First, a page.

When Shin Splints Attack

Have you ever noticed some pain in one or both of your shins after a long run or exercise routine? If you have then you might have had shin splints at the time. Formally known as medial tibial stress syndrome, shin splints can vary in level of severity and pain. More often than not, you will know if you have this injury because of its ability to cause significant amounts of pain with each step you take. It may even hurt to simply raise your toes if you have a bad case.

Symptoms to Look Out For

Probably one of the most likely things that you will feel if you have shin splints will be a dull pain on the front of your lower leg, which can become intense after running or exercising. This pain can be felt in many different degrees depending on how much damage was done to the area. Also, another frequent irritation from shin splints is pain during activity that requires you to be mobile. Things like running, weight lifting, biking, kicking motions, and sometimes simply walking can trigger pain when you have shin splints.

You may also notice that the area where you are feeling pain is tender to the touch, this can be common with shin splints. The inflammation often causes the region to be warm to the touch and it could possibly be visibly red. Tightness in your muscles is another thing that you can experience with shin splints, this can be a common symptom many lower leg problems or injuries. When you have shin splints something that you will usually experience is swelling in your lower leg in general. This could lead to pain that could feel like pulses throughout your shin in the front as well as the back

One symptom that you could have to deal with that is often irritating is some loss of flexibility, which could make bending down or other motions more difficult to do until you have recovered. There is still another pretty common affliction that often comes right along with shin splints, that is swelling and/or pain in the posterior tibialis muscle that aids you in motions such as pulling your foot inward or downwards.  

A Few Common Causes

Shin splints are probably some of the most irritating words among runners and athletes. This is because shin splints are very common in runners or any athlete that changes the amount they work their lower legs. In runners it is a very common problem for runners that are just getting into the sport, however, it is also quite common in runners who change the distance they are running without properly working up to it.

Shin splints are usually the result of overworking the tendons, bone tissue, and muscles in the front and back of the lower leg. So, if you were to jump from running short distances straight into long distance running or marathon training you would be risking overworking those muscles that are afflicted with shin splints. Avoiding this injury is just another reason to make sure that you are properly scaling up your distance or frequency of your workouts or runs.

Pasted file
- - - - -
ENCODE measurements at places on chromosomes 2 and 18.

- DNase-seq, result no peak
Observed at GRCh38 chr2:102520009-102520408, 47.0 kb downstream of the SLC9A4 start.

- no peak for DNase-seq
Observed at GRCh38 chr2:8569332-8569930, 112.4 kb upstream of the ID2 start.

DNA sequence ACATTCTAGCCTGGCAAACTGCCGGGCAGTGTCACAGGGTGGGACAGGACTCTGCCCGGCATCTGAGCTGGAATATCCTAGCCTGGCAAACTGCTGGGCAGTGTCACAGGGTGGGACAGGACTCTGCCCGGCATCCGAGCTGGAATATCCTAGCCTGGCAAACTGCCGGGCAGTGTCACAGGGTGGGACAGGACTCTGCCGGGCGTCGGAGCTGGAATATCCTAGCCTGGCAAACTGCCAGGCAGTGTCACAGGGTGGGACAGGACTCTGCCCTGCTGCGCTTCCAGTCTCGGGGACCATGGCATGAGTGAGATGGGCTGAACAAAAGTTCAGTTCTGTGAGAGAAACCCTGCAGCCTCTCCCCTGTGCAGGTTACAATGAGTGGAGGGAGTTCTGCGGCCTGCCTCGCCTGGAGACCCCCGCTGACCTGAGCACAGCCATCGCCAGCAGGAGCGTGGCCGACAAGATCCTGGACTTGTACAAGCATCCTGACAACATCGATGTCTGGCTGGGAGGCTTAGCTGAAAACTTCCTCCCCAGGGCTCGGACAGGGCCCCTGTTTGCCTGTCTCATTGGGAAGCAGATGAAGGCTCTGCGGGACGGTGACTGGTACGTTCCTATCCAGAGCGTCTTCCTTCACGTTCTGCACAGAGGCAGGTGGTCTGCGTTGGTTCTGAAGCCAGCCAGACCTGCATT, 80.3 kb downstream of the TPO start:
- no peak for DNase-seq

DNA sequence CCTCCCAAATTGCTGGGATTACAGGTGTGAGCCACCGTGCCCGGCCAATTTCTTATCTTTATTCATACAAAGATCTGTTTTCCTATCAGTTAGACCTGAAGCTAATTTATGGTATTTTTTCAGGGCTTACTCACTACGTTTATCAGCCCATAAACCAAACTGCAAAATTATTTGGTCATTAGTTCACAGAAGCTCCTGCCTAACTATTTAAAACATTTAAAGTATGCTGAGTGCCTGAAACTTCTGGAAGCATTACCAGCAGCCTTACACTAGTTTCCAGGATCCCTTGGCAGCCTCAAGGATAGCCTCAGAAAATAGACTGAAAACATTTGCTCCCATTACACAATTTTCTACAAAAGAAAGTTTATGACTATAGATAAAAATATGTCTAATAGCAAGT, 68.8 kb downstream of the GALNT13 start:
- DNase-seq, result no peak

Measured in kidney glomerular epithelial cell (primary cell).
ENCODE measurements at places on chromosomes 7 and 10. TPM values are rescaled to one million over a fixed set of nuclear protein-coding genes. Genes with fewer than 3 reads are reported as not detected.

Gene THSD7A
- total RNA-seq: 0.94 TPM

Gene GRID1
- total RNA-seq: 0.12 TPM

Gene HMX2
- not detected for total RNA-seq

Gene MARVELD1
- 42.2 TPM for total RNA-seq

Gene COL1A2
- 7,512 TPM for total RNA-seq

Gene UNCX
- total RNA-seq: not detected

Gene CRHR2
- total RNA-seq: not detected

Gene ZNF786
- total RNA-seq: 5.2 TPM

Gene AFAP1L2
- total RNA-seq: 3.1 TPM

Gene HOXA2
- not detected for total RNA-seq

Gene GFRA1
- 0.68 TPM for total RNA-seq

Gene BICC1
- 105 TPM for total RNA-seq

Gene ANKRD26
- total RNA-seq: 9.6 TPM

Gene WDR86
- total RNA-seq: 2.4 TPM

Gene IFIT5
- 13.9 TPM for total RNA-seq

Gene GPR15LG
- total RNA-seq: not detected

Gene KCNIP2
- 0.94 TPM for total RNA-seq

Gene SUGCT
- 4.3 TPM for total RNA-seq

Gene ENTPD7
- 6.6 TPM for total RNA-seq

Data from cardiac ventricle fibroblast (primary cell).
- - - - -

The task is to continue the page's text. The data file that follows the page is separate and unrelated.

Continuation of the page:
Pain in your lower leg and shin area does not always mean you have shin splints, it could be something as simple as soreness in the muscle. It could also be a sign of a far more serious injury than shin splints, it may be a symptom of something like a stress fracture. You would most likely need a bone scan to be sure. Because of the other possible problems that pain in your shins could be, in most cases, you should almost always seek a doctor’s opinion or diagnosis.

Preventing Future Attacks

After you have experienced shin splints just once, you will more than likely be pretty keen on doing things to prevent further shin injuries. You could try wearing lower leg sleeves when you train, there are some specifically made to aid in treating and avoiding shin splints. Also, after training or running you should be sure to take the time to stretch and properly cool down, this may help reduce the risk of you having to fight off another attack from shin splints. Make sure that you are always getting enough rest before and after a run or workout, rest is important because it allows the body and muscles to repair themselves and it could help lower your chances of having this dreaded injury again.

See Dr. Ben Shatto’s post on How to Prevent and Self-Treat Shin Splints

-By Joe Flemming

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